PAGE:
c) Some packed columns exhibit channeling. What do you think is meant by this term?
Some students think that channeling has to do with the large interstitial regions resulting from using large particles. Other may recognize that it has something to do with improperly packed columns. Allow them just a few minutes to think about this and then discuss streamlined paths and the problem this introduces with regards to broadening of peaks.
d) Would channeling be more likely to occur with smaller or larger particles? In other words, which is more difficult to pack efficiently, larger or smaller particles? A column is packed efficiently when the particles are in a uniform bed with the minimum amount of voids.
A majority of the students will probably argue that it is harder to pack large particles efficiently. Remind them that efficient packing has to do with minimizing the voids; just because large particles result in large voids, it doesn’t mean that the voids can’t be minimized. Encourage them to imagine trying to pack large and small objects efficiently (fitting in the most number of particles possible in the allotted space implies the tightest and most efficient packing). How easy is it to get the smaller particles perfectly settled in relative to larger particles? It may take a while for the students to be convinced that smaller particles are harder to pack efficiently.
e) Do open tubular capillary columns exhibit eddy diffusion?
Students should have no trouble with this question. They should realize that having no particles means that there is no eddy diffusion.
f) Does this phenomenon exhibit any dependence on flow rate?
This is actually a highly debated question with conflicting data and representations in the literature (see text for a further discussion). Students may initially be tempted to say that there is no dependence on flow rate, which is consistent with the initial form of the van Deemter equation. They will argue that since eddy diffusion just has to do with the difference in path length, the time that it takes to travel those paths is insignificant. Encourage them to think about this question in more depth. Won’t a slower flow rate allow the molecules to sample more of the column? Won’t a faster flow rate cause molecules to be more likely to stay in one path or channel? Allow them to debate both arguments and then discuss how this is still a greatly debated topic. Introduce the eddy diffusion term and include it in the van Deemter equation.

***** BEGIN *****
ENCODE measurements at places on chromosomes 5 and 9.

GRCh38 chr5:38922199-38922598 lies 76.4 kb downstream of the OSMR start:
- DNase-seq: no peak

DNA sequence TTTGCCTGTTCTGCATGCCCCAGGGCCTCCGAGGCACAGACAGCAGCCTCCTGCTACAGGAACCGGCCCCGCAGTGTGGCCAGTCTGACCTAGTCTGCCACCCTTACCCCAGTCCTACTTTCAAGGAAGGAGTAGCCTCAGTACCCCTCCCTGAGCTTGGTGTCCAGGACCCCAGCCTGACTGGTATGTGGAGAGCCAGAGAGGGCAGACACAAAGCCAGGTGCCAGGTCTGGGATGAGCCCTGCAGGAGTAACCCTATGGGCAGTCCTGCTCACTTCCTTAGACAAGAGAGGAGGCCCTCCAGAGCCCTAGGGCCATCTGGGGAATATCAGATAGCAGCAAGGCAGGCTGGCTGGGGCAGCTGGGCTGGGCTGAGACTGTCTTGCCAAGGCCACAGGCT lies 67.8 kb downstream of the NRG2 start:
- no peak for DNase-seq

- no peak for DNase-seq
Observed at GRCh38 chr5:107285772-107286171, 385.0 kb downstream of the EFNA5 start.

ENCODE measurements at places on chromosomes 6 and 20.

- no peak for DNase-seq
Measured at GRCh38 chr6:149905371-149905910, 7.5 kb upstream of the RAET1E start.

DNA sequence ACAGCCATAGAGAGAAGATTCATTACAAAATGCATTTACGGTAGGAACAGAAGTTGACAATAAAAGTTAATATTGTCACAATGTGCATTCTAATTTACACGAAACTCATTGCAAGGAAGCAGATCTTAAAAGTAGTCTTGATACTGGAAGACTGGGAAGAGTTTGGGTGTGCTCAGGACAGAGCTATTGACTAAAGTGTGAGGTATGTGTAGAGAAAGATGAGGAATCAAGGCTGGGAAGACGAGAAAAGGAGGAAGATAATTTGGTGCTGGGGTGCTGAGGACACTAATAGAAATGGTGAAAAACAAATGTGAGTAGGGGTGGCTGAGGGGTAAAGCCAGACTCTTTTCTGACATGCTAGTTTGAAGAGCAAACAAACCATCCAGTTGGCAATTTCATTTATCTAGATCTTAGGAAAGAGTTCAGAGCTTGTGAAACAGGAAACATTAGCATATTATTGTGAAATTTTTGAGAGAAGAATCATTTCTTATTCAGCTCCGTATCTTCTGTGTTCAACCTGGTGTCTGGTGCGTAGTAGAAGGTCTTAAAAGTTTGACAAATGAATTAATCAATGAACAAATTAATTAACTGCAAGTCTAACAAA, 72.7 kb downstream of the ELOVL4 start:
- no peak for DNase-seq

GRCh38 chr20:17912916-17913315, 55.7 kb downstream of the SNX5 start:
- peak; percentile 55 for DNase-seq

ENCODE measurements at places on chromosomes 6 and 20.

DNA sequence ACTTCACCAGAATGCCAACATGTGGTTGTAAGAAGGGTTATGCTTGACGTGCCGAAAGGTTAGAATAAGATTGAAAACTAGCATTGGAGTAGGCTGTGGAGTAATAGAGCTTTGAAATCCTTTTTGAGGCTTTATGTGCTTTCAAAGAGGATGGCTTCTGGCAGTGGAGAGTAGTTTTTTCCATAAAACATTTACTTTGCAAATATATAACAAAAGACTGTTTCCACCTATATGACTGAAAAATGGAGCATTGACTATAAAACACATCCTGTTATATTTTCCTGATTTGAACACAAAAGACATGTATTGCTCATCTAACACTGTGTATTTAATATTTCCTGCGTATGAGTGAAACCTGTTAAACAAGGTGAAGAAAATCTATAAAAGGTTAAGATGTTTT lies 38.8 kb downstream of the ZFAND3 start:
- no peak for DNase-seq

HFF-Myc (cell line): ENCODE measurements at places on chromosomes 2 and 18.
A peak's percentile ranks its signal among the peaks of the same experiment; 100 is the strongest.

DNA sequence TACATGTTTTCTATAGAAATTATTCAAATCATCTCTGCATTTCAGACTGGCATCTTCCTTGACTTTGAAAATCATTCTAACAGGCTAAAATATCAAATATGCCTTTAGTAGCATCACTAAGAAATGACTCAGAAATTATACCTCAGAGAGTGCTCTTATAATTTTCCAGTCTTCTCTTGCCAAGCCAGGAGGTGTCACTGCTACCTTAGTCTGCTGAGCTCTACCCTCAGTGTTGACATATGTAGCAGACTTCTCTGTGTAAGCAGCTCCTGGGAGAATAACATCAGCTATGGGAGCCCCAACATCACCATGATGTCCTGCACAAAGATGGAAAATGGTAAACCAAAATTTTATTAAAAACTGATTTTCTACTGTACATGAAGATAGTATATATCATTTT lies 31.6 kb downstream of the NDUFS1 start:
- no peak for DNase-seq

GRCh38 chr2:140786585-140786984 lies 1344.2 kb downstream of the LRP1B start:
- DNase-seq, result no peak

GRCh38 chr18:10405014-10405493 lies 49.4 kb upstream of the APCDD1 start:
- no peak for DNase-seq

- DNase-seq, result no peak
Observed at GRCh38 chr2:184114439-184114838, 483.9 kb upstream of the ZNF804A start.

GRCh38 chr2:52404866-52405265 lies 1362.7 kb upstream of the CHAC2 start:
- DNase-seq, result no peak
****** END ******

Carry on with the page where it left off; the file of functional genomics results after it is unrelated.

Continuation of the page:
Stationary Phase Mass Transport Broadening
Consider a compound that has distributed between the mobile and the stationary phase within a plate in a chromatographic column. The following diagram might represent the concentration distribution profiles in the two phases (note that the compound depicted has a preference for the mobile phase).
a) What would happen to these concentration profiles a brief instant of time later?
Allow students a few minutes to think about this problem. Some students may think that it will just stay the same. Some students may think that both concentration profiles will shift down. Remind them of the key difference between a mobile phase and a stationary phase. Encourage them to think about what would happen to molecules in the stationary phase at the top of the diagram once the molecules in the mobile phase have shifted down. What about the molecules in the mobile phase at the bottom of the diagram?